Defect concentration formula w/o Stirling approximation

In summary, the concentration of defects or charges can often be large enough to use SA, thanks to Avogadro's number. However, if the expected concentration is lower than 1, SA cannot be used. Instead, the gamma function can be used to determine the exact concentration, although it may behave strangely for values lower than 1.
  • #1
alwaystiredmechgrad
1
2
TL;DR Summary
The defect concentration is normally expressed by using Stirling approximation (SA) for very nice simplicity. However, in the case of wide bandgap materials, it is common to see the concentrations of electrons or defects are too small to use SA. Could you give me some nice ideas to express the low concentration of species, which can be lower than 1 cm^-3.
In many cases, the concentrations of defects or charges are quite big enough to use SA, due to a big number of Avogadro's number.
The derivation for the well-known formula of a defect concentration is followed.
그림1.png

If the n_v is expected to be lower than 1, then it would be impossible to use SA.
Then, how can we know the exact concentration of the defect?
I tried to use the gamma function, however, it behaves wield at the region lower than 1.
Thank you for reading this post.
 
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  • #2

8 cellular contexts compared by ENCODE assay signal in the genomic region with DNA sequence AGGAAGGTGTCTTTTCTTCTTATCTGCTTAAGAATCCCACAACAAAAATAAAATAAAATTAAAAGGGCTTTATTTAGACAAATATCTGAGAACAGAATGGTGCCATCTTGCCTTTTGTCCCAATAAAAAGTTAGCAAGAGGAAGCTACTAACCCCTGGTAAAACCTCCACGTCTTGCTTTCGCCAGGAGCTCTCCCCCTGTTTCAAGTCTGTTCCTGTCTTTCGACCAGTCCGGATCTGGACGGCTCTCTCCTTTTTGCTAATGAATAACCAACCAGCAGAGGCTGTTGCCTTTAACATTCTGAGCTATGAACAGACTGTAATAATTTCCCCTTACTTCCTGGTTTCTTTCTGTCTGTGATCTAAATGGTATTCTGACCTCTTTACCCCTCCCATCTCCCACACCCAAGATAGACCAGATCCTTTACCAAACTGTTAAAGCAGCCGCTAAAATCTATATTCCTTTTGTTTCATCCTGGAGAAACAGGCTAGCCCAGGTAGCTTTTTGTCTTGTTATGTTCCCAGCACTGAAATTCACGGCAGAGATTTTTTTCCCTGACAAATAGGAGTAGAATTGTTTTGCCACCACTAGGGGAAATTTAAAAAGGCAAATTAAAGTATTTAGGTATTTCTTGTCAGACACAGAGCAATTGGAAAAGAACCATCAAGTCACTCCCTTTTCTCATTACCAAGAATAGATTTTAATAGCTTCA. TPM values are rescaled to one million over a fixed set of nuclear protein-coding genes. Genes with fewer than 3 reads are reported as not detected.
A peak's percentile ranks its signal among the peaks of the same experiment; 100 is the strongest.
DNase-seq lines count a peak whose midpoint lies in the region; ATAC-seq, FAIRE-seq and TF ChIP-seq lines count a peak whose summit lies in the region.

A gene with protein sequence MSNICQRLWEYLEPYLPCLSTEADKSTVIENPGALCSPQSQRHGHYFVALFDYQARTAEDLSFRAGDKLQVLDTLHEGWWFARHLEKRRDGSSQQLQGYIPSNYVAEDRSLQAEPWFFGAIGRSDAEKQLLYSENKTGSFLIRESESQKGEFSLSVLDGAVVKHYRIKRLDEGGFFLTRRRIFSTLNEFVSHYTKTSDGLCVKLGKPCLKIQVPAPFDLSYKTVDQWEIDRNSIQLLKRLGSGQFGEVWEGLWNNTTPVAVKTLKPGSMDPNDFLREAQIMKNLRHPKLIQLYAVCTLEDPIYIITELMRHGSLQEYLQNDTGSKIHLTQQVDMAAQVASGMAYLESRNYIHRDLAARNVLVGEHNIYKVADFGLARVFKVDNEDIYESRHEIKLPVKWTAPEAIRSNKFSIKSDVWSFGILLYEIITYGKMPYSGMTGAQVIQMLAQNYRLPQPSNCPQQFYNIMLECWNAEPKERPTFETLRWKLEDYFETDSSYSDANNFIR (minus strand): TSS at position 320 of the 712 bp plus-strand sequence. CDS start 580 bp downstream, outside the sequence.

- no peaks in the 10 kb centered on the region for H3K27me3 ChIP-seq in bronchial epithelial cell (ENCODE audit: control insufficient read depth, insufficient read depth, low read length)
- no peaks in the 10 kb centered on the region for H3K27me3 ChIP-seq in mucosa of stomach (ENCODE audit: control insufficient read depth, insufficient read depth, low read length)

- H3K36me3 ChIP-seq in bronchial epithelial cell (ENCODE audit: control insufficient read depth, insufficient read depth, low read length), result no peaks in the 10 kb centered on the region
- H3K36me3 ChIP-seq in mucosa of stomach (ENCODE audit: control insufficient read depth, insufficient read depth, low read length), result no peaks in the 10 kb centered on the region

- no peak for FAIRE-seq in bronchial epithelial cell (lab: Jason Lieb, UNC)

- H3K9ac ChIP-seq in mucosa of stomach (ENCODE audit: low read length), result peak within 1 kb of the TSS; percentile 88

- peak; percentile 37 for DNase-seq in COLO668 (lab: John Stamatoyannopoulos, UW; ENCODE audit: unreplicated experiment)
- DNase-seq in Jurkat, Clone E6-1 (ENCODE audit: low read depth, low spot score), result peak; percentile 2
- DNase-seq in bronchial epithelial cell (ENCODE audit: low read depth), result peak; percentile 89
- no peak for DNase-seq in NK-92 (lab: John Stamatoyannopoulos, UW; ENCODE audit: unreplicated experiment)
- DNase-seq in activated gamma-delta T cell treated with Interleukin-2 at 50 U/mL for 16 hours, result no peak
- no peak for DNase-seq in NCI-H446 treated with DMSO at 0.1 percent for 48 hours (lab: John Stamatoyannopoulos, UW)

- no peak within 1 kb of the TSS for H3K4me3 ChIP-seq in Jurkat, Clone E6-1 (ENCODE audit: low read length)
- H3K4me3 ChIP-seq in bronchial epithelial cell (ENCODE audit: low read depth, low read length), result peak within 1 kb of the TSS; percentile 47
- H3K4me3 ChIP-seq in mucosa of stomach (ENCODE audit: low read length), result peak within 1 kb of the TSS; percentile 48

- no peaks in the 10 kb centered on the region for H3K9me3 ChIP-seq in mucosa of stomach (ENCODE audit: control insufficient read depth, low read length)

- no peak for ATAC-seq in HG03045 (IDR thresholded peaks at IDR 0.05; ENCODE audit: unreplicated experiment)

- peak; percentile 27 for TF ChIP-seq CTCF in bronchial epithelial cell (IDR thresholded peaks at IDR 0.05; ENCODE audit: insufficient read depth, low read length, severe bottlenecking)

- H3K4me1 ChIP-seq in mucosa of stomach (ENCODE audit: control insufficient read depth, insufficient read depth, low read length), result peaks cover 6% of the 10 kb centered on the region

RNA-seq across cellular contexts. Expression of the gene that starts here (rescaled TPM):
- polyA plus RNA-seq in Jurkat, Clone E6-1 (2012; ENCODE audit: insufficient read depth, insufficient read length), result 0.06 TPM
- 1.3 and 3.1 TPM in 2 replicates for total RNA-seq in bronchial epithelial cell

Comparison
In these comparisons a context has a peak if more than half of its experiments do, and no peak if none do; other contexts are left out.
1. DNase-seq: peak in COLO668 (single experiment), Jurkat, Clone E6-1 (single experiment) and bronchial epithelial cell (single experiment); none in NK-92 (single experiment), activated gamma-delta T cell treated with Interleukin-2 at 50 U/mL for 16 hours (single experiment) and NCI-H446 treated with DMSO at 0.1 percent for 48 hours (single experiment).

n_v >>1, e.g., denotes the number of vacancies, not the concentration of vacancies
 
Last edited:

Related to Defect concentration formula w/o Stirling approximation

What is the formula for calculating defect concentration without using Stirling approximation?

The formula for calculating defect concentration without using Stirling approximation is given by:
C = N / N0 = exp(-Ef/kT), where C is the defect concentration, N is the number of defects, N0 is the total number of lattice sites, Ef is the formation energy of the defect, k is the Boltzmann constant, and T is the temperature.

Why is Stirling approximation not used in the defect concentration formula?

Stirling approximation is not used in the defect concentration formula because it is only accurate for large values of N. In the case of defects, N is usually a small number, making Stirling approximation inaccurate.

What is the significance of the formation energy in the defect concentration formula?

The formation energy in the defect concentration formula represents the energy required to form a defect in the crystal lattice. It is a crucial factor in determining the concentration of defects in a material.

How does temperature affect defect concentration according to the formula?

According to the formula, defect concentration decreases as temperature increases. This is because at higher temperatures, more thermal energy is available to promote the movement of atoms, reducing the likelihood of defects forming or remaining in the lattice.

Can the defect concentration formula be applied to all types of defects?

Yes, the defect concentration formula can be applied to all types of defects, including point defects, line defects, and surface defects. However, the formation energy and other parameters may vary depending on the type of defect and the material in which it occurs.

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